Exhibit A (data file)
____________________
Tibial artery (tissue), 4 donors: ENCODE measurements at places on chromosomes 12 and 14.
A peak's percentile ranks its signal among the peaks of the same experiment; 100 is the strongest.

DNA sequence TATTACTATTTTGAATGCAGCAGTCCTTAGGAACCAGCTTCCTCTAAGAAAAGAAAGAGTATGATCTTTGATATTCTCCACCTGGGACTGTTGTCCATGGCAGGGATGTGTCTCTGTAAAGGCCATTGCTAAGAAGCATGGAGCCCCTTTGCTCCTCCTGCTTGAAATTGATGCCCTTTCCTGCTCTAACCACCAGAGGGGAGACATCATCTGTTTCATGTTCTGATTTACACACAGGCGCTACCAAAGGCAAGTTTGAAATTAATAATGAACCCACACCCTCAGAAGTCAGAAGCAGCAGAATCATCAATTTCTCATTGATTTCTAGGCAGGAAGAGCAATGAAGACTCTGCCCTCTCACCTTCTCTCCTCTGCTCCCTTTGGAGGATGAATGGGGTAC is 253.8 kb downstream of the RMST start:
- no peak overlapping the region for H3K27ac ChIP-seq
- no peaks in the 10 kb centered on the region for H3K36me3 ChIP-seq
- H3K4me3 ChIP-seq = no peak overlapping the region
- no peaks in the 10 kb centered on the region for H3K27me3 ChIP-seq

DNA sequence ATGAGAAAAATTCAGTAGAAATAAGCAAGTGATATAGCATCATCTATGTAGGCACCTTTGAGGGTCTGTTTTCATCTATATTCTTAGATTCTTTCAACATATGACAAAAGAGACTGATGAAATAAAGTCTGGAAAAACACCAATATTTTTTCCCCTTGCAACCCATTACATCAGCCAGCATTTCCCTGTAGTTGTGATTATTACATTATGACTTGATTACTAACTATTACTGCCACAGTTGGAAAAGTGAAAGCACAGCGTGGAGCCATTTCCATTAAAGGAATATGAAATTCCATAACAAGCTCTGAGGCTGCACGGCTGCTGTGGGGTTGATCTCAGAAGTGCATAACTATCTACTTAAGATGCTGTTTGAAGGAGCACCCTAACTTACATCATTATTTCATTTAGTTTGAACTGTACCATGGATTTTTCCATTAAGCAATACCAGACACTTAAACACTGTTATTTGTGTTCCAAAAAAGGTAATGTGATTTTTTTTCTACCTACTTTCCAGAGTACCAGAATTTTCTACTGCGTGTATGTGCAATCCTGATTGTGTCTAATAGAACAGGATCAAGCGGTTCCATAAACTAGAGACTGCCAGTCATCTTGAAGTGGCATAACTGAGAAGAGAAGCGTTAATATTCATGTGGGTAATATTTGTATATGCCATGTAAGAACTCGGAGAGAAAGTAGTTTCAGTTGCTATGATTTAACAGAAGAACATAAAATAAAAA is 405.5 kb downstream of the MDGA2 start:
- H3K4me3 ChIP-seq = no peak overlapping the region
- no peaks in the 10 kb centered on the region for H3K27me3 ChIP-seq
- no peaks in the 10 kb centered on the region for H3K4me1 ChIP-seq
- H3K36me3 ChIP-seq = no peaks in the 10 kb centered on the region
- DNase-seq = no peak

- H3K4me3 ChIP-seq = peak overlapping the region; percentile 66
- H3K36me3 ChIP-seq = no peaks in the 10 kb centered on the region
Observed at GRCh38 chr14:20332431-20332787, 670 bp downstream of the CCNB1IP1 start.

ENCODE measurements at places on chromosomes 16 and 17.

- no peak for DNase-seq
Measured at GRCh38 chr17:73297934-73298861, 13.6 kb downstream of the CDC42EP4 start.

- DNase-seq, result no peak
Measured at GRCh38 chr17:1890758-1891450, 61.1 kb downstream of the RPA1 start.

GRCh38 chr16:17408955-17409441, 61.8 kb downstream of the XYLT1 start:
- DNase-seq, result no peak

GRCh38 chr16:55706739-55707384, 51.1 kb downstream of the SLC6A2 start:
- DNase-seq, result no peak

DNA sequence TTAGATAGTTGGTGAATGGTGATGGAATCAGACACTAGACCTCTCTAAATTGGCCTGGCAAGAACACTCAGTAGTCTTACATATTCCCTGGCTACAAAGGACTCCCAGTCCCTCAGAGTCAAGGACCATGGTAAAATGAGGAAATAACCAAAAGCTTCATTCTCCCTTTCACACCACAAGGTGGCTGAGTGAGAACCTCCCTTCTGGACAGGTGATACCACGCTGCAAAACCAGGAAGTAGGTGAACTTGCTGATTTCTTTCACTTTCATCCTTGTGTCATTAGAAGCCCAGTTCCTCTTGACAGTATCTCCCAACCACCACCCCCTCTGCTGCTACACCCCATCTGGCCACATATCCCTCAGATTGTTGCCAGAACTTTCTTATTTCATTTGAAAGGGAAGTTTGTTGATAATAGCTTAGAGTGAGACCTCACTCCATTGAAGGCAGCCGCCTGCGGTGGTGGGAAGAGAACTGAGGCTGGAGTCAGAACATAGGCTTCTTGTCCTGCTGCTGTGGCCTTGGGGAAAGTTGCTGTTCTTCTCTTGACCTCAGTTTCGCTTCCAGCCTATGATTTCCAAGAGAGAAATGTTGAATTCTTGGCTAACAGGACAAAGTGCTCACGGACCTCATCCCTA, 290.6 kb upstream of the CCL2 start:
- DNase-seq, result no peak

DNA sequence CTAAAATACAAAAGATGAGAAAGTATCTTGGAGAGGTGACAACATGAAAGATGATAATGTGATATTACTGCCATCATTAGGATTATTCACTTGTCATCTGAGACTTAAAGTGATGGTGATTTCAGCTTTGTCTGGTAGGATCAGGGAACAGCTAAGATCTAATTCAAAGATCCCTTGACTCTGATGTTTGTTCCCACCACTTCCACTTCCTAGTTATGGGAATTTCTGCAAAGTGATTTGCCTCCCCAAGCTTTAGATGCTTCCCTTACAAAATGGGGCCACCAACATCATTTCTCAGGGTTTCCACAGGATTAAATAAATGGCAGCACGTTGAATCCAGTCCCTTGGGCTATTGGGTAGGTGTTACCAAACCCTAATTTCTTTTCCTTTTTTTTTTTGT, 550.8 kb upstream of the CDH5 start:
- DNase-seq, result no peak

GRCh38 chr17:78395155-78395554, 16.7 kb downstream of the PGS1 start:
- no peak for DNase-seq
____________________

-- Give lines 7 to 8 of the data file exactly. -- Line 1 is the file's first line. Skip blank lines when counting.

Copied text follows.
- no peaks in the 10 kb centered on the region for H3K27me3 ChIP-seq

DNA sequence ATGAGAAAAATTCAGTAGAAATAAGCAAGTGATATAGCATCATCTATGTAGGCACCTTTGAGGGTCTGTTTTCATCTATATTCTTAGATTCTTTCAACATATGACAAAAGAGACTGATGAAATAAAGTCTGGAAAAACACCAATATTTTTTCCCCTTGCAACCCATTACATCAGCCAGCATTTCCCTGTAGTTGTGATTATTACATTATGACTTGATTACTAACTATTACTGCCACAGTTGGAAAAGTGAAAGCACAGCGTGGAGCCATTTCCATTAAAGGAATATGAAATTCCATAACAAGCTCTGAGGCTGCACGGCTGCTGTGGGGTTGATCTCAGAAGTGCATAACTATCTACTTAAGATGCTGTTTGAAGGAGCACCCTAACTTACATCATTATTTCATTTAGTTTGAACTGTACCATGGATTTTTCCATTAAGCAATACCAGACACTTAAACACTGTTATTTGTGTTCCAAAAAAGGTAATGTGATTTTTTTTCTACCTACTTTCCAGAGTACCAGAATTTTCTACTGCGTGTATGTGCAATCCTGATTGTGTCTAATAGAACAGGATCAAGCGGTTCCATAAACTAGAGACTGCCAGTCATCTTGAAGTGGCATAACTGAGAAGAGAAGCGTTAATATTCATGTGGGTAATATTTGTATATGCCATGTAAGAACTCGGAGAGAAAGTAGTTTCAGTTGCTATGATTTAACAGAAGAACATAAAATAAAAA is 405.5 kb downstream of the MDGA2 start: